Hieronymus joins the recent successes of graphic biographies, such as Vincent, Rembrandt, Munch and Anne Frank
Five hundred years after the death of ‘devil maker’ Hieronymus Bosch, his modern counterpart Marcel Ruijters presents a graphic novel about the life of the Netherlands’ most famous mediaeval painter.
Hieronymus tells the story of Jeroen van Aken, a.k.a. Hieronymus Bosch, who lived in the city of Den Bosch in the Middle Ages. We see the painter with his rich clients and in church with senior clergy, the intelligentsia of the time. We also see the lives of the common people: on the street Bosch had to beat off the drunken poor with a stick, and on his way to a monastery he kept lepers away by tossing them coins. Ruijters shows such popular medieval entertainments as ‘pig-tag’, in which blind people were put in a pen with a pig, and tents in which deformed people or exotic animals were exhibited; tooth pulling was a crowd-gatherer, too.
Hieronymus Bosch’s life story starts in the Van Aken family studio, with work being produced on commission. Allart du Hameel, master builder of Den Bosch, was interested in Jeroen’s work and took him to Leuven (Louvain) but Jeroen returned, tormented by homesickness and traumatic memories of the great fire in Den Bosch, a memory he repeatedly used in his work. In Hieronymus you can almost feel the heat of the fire in Ruijters’ fabulous reds.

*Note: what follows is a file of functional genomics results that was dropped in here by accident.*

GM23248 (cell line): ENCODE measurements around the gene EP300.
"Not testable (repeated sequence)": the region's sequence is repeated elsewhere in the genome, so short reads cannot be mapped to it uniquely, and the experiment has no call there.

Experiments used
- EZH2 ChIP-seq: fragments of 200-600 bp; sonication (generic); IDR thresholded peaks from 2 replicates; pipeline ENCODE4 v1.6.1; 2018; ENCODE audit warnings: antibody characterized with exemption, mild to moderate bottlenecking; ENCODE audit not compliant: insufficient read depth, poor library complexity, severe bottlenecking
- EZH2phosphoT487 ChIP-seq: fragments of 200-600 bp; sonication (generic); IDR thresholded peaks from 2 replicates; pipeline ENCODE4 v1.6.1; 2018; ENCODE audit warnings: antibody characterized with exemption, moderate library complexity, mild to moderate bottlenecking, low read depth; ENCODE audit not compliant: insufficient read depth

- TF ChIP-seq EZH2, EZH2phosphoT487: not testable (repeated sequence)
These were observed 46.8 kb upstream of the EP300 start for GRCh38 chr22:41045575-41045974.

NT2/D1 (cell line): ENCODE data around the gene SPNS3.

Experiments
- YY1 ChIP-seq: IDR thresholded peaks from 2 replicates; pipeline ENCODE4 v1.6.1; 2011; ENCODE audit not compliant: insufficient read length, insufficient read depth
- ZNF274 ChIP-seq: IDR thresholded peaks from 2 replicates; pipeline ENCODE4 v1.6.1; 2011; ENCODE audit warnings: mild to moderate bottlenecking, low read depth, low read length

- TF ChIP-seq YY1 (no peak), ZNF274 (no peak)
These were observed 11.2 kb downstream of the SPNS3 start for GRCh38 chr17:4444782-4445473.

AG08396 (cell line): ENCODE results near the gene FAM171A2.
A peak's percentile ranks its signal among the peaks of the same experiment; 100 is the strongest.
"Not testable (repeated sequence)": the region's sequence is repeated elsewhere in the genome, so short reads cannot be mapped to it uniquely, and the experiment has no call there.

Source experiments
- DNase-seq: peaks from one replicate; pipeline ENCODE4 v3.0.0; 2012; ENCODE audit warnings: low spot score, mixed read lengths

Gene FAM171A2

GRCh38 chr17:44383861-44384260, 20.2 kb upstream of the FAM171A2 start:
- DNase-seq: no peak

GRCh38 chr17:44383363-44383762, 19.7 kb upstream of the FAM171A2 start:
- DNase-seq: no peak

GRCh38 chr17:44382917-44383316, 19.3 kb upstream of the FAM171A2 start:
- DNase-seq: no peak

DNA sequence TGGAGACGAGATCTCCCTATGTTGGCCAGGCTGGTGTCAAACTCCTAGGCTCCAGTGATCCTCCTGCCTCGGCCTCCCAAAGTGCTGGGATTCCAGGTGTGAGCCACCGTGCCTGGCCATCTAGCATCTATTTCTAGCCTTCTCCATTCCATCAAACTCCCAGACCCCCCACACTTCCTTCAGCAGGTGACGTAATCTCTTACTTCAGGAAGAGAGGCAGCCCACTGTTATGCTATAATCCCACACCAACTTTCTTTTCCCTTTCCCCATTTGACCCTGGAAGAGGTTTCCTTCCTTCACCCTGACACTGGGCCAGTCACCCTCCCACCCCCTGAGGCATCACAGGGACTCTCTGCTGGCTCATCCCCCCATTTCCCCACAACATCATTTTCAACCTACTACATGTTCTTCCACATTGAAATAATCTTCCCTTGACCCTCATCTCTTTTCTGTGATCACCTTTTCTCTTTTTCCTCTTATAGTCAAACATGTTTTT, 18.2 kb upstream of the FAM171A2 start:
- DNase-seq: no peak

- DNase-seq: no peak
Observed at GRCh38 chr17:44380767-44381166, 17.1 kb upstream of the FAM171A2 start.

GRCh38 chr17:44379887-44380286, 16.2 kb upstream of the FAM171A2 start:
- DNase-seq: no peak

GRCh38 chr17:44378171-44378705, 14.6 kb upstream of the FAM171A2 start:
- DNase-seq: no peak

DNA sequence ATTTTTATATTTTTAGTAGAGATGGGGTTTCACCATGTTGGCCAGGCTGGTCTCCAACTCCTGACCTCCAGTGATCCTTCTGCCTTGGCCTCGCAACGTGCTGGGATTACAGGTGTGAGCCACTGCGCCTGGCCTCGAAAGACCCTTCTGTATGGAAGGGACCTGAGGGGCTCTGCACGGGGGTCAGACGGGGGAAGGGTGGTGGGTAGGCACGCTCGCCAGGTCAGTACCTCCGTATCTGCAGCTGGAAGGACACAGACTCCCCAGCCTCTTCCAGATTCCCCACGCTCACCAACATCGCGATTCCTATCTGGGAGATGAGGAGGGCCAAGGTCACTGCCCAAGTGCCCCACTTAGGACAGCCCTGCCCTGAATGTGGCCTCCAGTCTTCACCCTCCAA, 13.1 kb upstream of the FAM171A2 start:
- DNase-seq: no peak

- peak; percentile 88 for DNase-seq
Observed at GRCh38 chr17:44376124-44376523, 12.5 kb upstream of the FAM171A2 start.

Back in Den Bosch, Jeroen transformed the family business into a painters’ studio. He reinterpreted traditional religious scenes, giving place to devils and demons, hence his later nickname. He began to sign his work – far from common practice in those days – and his devilish pictures brought him international fame.
No author is better suited to a drawn biography of Hieronymus Bosch than acclaimed graphic novelist Marcel Ruijters, who has been inspired before by the graphic treasures of the Middle Ages, conveying them in all their brilliance as well as their horror. Hieronymus is as ominous as that of the great master’s paintings.